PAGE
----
Friday, 25 March 2016

Capture Photography Festival Opening

Presenting 7 global photographic artist new and recent works including 3 world premieres in the Capture Photography Festival.

Viewed collectively, their themes thread around the deconstruction of identity, environmental issues, the disposable social, speaking under oppression and the mysteries in the mundane. The works are presented through diverse photographic and printing methods such as encaustics, pigment ink on cotton rag, camera less exposures, and iPhonography.
Capture Photography Festival

Don’t miss a chance, at SoMa|South Main Gallery, to talk to the artists about their work on the Thursday opening night or during the artist talk on Saturday

March 31–April 9, 2016Opening Reception: Thursday, March 31st, 2016, 7–9pmArtist Talk: Saturday, April 2nd, 2016, 2–4pm
South Main Gallery279 East 6th AvenueVancouver, BC V5T 1J7
Tuesday to Thursday · 10am-5:30pm | Friday and Saturday · 11am-5:30pm | Sunday · by appointment Private viewing available
Seven global photographers converge in an exhibition about the rhythms and tensions in the contemporary geographical, social and psychological landscapes. Opening at SoMa|South Main Gallery (279 East 6th Avenue) on 31 March (7–9pm), Intervals: Photography in Flux features a unique collection of works by visual artists who draw upon photographic practices and techniques used in the 19th, 20th and 21st centuries.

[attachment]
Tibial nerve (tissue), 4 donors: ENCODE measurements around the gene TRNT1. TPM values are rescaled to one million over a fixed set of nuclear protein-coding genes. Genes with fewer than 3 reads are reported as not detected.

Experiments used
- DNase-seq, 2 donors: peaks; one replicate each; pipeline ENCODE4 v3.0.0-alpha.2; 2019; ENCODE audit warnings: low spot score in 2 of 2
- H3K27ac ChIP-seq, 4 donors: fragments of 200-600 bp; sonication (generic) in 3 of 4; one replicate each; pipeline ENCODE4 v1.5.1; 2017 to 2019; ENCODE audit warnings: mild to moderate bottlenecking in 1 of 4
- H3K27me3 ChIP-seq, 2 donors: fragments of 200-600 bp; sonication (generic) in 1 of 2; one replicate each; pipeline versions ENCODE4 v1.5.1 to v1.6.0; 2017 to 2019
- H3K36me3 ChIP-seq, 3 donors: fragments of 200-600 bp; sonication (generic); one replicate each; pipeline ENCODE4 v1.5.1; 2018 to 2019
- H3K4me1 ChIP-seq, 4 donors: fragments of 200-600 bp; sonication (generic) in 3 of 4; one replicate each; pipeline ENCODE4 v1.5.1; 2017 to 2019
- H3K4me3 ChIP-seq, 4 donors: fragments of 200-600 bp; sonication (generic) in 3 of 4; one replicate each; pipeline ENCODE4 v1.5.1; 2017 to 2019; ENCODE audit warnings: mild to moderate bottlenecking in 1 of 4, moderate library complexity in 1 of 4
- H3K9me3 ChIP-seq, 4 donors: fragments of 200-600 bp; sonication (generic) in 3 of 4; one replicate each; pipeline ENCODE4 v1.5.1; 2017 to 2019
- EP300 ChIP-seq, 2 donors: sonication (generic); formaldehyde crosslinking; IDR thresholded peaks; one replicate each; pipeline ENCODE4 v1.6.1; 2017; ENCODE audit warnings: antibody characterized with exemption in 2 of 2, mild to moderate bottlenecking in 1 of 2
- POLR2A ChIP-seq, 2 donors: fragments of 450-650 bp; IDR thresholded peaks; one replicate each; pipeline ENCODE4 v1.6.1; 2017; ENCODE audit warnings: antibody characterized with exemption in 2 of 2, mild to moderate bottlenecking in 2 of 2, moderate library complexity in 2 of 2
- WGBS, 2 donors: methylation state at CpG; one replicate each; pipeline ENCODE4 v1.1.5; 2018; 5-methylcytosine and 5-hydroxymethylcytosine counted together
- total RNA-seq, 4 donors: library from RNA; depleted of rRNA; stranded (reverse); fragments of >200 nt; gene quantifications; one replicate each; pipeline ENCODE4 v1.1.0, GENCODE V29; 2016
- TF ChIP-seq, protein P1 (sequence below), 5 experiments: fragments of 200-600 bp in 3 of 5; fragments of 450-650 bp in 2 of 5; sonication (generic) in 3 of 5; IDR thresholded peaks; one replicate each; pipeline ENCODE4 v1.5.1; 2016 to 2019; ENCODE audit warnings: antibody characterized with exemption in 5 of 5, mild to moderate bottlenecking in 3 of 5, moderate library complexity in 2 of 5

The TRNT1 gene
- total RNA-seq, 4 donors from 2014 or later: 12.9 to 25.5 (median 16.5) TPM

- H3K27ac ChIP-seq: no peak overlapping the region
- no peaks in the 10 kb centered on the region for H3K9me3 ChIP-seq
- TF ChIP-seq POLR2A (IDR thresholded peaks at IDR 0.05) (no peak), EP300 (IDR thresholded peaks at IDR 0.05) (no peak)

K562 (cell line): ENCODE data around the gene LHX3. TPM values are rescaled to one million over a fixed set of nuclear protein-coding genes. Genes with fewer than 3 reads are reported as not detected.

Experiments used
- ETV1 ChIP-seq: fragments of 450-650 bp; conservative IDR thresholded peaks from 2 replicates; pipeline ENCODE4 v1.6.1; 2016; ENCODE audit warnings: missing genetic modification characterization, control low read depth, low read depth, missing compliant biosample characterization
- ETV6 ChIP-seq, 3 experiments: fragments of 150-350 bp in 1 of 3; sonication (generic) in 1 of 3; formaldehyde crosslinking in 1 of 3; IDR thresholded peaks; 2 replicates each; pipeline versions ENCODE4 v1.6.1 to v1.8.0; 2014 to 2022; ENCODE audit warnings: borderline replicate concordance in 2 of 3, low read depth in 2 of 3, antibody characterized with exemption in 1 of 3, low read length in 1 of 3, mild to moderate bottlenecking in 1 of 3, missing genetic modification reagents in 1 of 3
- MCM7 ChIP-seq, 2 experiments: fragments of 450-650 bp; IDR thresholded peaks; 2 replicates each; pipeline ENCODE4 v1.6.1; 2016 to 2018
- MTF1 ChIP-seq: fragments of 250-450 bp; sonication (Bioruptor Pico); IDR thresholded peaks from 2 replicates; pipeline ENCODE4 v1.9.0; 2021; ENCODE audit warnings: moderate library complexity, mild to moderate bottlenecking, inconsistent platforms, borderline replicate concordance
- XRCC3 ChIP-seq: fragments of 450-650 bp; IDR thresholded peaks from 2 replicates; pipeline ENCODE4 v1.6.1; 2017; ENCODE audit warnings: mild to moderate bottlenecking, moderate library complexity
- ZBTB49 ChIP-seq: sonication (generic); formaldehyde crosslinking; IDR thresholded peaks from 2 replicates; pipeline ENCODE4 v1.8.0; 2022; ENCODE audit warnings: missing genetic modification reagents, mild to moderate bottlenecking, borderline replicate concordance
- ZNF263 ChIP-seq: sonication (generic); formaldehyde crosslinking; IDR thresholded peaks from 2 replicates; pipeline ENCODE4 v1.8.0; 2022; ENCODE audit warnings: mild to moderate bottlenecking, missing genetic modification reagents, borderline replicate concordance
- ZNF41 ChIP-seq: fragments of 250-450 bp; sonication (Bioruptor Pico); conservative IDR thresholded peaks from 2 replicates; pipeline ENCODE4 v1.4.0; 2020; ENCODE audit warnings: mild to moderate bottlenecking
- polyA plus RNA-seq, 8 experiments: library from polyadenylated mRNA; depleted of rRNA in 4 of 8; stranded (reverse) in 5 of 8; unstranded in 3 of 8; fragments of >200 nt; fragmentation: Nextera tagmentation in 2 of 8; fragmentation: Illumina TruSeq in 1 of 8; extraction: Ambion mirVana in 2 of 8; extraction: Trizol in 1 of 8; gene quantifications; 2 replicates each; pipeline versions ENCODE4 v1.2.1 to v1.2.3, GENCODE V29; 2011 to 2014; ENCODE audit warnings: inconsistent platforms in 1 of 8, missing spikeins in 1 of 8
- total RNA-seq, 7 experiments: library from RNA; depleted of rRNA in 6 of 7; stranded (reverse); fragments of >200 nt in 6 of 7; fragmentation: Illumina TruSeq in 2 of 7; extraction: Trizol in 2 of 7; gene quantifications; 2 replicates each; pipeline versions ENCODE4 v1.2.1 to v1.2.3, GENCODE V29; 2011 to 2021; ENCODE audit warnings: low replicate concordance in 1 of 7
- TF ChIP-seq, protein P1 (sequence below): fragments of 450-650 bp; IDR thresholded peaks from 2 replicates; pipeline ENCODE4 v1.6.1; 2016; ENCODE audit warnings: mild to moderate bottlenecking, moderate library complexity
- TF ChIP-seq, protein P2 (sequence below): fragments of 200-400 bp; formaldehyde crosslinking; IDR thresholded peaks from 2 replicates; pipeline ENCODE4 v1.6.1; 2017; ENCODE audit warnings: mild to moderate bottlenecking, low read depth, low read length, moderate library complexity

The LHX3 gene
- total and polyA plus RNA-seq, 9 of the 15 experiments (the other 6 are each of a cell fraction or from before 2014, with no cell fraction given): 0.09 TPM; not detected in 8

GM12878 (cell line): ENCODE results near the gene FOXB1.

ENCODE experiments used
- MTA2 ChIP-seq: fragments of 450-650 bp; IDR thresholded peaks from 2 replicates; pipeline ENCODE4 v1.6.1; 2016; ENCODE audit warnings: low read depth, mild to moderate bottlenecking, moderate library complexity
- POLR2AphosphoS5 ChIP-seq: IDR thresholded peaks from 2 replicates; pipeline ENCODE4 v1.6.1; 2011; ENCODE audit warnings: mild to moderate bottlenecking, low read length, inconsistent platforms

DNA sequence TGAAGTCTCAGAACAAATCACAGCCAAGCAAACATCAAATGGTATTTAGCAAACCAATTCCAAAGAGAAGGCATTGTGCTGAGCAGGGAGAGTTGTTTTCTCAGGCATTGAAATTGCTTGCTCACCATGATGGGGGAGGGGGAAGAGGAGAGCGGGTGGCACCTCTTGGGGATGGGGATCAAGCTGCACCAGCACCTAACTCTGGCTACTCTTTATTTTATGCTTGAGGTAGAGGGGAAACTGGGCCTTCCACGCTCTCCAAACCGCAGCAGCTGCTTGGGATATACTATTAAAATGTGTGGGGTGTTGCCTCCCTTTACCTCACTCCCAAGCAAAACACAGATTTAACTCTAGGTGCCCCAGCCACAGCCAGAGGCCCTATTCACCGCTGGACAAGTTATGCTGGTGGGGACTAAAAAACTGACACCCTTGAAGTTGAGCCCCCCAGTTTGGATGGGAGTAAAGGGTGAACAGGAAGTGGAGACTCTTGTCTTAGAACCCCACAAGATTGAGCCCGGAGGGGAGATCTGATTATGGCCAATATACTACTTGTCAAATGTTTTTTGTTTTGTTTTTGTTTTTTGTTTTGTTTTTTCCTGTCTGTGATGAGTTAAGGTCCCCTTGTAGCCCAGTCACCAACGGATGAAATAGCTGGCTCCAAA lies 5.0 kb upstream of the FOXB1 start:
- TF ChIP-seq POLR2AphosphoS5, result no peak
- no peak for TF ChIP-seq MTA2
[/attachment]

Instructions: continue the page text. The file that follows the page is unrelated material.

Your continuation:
Intervals: Photography in Flux is an exhibition about the fluctuations in post documentary, contemporary photography. Photographers from Vancouver, Victoria, Los Angeles, Honolulu and Iran explore the rhythms and tension of their geographical, social and psychological landscapes. Andrew Ward and David Ellingsen both explore obsolesce, excess and the attachment to objects emerging from a rapidly fluctuating material world. Diana Nicholette Jeon turns the camera on herself, processing her emotions by deconstructing her image and reconstructing it into a dialogue about constructed identity. Goga Bayat and Jim Friesen explore inner psychological landscapes, resulting in poetic visual imagery with deep meaning. Edward Peck’s abstraction of the Icelandic landscape leads into Phyllis Schwartz’s analog/digital cameraless image making process, which result in abstract landscape forms expressing yearnings to live within a 21st century context.

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